• Shellie
    2019-02-08 01:11

    I love this book! I just started reading it yesterday. I have loved Trigiani's Big Stone Gap Series. But this one may even beat that well-loved series. The characters are so vivid, and the plot threatens to break your heart. All I can say is this epic tale grabs you and refuses to let go.

  • Ivana
    2019-02-20 02:03

    Predivna knjiga!

  • Amy
    2019-02-15 04:10

    My first thought when I started this book was TOO MANY WORDS. My last thought was finally, the last 50 pages written like I think she should have written the book: no more over-written landscape flourishes! But, this would not do for such an EPIC NOVEL as we are told over and over again by the reviewers, the author, the jacket, the cover and just about the book itself. is a nice litte story.To be fair, the opening paragraph gave me great hopes for the book. The description of the snow and the blue dress on the stone is brilliant. Unfortunately, we leave that character and never go back. The words stay. And they take forever to say anything. I could literally scan over page after page before settling into some dialogue or action. Read, scan, repeat. In all honestly, I think I expected so much more from this book. I have read many of Trigiani's books and enjoyed them. I actually sort-of expected Enza to become a great women's shoe maker/designer that somehow hinted at being a prequel to her other books about Italian shoe makers. I think one of the things that fell flat to me was Enza's talents. She would have soared whether at the Met or in MN. I see her as a sought-after shoe designer of beautifully beaded shoes. I kept waiting for that to happen. (Okay, I get that the book wasn't really about the shoes but the author spends more time on detailing Enza's sewing at the Met -- and everywhere else -- than she does on Ciro's life-altering tour of duty in WWI.)Okay, I have used too many words as well. Jessica wrote a great review on 11/25/12 as did Christy on 11/9/12 if you want to read really well-thought out and written reviews. (I know, this was about Adriana's family. Well, it should have been written as such. It would have made a great non-fiction book.)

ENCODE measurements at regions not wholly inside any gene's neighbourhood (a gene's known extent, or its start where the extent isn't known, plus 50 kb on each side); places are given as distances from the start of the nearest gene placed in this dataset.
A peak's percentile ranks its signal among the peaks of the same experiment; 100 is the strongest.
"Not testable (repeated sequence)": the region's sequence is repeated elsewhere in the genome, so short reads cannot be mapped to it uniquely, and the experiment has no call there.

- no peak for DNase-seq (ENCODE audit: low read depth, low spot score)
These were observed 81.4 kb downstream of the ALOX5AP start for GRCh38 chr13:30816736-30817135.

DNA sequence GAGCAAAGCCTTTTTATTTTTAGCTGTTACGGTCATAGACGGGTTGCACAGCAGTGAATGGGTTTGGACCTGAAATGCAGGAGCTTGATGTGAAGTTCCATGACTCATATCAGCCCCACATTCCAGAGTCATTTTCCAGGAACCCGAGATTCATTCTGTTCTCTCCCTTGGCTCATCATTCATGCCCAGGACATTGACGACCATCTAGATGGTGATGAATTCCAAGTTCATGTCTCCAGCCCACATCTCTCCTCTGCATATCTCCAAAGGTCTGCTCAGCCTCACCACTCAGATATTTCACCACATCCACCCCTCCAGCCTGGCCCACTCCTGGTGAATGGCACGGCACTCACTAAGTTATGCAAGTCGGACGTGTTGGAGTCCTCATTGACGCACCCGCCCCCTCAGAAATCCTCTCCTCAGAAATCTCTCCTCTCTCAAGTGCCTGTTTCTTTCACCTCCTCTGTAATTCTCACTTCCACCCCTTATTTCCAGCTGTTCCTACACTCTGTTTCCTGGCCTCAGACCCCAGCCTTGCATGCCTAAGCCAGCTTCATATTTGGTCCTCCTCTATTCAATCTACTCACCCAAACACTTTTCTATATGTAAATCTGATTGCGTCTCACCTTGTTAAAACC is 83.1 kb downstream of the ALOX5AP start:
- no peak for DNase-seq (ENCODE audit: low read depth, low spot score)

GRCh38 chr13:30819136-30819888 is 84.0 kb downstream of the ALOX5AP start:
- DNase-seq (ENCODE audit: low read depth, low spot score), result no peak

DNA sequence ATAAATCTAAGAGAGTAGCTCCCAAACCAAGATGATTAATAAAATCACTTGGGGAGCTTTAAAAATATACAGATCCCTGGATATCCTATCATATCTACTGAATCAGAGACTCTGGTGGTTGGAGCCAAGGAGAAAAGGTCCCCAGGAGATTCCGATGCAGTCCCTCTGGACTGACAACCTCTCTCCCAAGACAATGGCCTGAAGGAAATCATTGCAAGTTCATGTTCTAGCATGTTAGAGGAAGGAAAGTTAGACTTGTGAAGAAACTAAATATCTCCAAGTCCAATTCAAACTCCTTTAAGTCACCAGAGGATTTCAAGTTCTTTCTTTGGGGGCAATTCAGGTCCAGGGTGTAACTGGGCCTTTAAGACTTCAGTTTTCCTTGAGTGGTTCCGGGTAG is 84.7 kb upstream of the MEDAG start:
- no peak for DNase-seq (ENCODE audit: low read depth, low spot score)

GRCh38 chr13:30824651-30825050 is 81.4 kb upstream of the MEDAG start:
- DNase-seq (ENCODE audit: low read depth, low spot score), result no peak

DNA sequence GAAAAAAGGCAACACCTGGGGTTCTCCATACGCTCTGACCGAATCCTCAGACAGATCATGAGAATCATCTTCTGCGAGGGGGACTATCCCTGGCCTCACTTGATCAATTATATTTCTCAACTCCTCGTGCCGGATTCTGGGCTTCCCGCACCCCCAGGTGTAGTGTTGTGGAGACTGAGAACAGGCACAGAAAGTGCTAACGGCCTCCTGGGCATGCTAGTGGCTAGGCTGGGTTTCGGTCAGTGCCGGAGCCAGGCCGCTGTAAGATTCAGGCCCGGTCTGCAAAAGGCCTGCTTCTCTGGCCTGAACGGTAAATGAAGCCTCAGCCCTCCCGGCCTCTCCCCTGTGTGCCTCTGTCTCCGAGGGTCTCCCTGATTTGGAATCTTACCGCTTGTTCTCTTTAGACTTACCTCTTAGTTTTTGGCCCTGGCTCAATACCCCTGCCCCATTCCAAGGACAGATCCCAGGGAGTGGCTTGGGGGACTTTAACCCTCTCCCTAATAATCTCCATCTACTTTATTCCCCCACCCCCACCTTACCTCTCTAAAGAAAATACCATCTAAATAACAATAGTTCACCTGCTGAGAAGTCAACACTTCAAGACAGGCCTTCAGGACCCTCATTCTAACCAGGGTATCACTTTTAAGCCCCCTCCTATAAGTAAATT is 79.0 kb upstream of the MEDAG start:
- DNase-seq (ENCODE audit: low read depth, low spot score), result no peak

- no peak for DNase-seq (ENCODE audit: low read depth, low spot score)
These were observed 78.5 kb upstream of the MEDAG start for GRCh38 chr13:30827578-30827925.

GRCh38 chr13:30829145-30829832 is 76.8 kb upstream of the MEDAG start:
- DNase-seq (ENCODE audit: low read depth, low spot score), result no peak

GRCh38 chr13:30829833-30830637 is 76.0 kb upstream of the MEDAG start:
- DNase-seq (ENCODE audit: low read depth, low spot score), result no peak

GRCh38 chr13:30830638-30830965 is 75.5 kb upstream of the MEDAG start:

• Jana
    2019-02-03 05:18

    Have you ever tried to read a 500 page book on your iPhone? My thumb is so tired from swiping, that my crankiness, more than anything, probably contributes to the rating of this book. Due to the above problem with my aching thumb, I must say that before we discussed this book at book club, this book was about a 2.5 star to me. But after listening to my friends at book club who all loved the book, I almost wanted to change my rating to a 4. They loved the book, the writing, and the generational story. My book club friends thought that the book was pretty fantastic, although they did feel that the ending felt a bit rushed to them. (To me & my thumb, the ending couldn't have come faster!)I had to, in all fairness, give it a 3 star if only for my love of the discussion with my friends and clearly for everything that I apparently missed. I have been told that I have to revisit it in a few years when my thumb heals. It would be interesting to get an opinion from a non book club friend/non iPhone reader.